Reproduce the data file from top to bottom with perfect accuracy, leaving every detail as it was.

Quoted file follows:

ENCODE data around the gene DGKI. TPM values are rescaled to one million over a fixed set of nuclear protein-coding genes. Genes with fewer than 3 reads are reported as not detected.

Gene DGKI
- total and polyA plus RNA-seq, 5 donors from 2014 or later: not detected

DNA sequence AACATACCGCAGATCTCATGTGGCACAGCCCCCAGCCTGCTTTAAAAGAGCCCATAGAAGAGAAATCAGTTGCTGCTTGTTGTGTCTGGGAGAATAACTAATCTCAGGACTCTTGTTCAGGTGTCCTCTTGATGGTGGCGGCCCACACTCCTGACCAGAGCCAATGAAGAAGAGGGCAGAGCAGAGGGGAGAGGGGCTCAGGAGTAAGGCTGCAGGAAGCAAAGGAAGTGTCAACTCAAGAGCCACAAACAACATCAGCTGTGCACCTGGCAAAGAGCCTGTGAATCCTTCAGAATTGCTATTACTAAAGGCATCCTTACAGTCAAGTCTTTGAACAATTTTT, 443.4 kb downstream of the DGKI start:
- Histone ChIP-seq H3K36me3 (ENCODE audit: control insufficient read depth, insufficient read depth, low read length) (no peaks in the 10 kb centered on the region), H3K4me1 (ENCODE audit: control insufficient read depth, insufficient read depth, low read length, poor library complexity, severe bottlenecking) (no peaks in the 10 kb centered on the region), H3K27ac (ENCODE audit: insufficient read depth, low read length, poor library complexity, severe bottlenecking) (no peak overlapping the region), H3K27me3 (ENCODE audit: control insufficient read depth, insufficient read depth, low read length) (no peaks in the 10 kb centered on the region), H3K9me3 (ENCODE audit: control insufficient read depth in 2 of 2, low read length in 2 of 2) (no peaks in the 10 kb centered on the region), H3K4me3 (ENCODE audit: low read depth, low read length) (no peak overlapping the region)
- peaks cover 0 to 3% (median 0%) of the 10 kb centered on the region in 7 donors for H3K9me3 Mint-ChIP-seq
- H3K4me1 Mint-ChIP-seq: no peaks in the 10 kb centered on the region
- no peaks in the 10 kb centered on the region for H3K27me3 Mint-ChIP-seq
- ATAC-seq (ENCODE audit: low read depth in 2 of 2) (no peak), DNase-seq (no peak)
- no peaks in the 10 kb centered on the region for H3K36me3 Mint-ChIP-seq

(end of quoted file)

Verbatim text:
ENCODE data around the gene DGKI. TPM values are rescaled to one million over a fixed set of nuclear protein-coding genes. Genes with fewer than 3 reads are reported as not detected.

Gene DGKI
- total and polyA plus RNA-seq, 5 donors from 2014 or later: not detected

DNA sequence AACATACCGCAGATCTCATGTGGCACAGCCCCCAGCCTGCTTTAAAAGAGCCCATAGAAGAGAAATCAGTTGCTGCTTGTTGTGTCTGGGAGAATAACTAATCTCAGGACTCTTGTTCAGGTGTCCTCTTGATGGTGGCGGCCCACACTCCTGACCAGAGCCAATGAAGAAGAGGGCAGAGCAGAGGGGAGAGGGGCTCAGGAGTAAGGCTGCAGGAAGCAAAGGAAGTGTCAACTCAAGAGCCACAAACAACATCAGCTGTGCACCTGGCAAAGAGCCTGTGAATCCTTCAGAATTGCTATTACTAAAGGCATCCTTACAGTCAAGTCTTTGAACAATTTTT, 443.4 kb downstream of the DGKI start:
- Histone ChIP-seq H3K36me3 (ENCODE audit: control insufficient read depth, insufficient read depth, low read length) (no peaks in the 10 kb centered on the region), H3K4me1 (ENCODE audit: control insufficient read depth, insufficient read depth, low read length, poor library complexity, severe bottlenecking) (no peaks in the 10 kb centered on the region), H3K27ac (ENCODE audit: insufficient read depth, low read length, poor library complexity, severe bottlenecking) (no peak overlapping the region), H3K27me3 (ENCODE audit: control insufficient read depth, insufficient read depth, low read length) (no peaks in the 10 kb centered on the region), H3K9me3 (ENCODE audit: control insufficient read depth in 2 of 2, low read length in 2 of 2) (no peaks in the 10 kb centered on the region), H3K4me3 (ENCODE audit: low read depth, low read length) (no peak overlapping the region)
- peaks cover 0 to 3% (median 0%) of the 10 kb centered on the region in 7 donors for H3K9me3 Mint-ChIP-seq
- H3K4me1 Mint-ChIP-seq: no peaks in the 10 kb centered on the region
- no peaks in the 10 kb centered on the region for H3K27me3 Mint-ChIP-seq
- ATAC-seq (ENCODE audit: low read depth in 2 of 2) (no peak), DNase-seq (no peak)
- no peaks in the 10 kb centered on the region for H3K36me3 Mint-ChIP-seq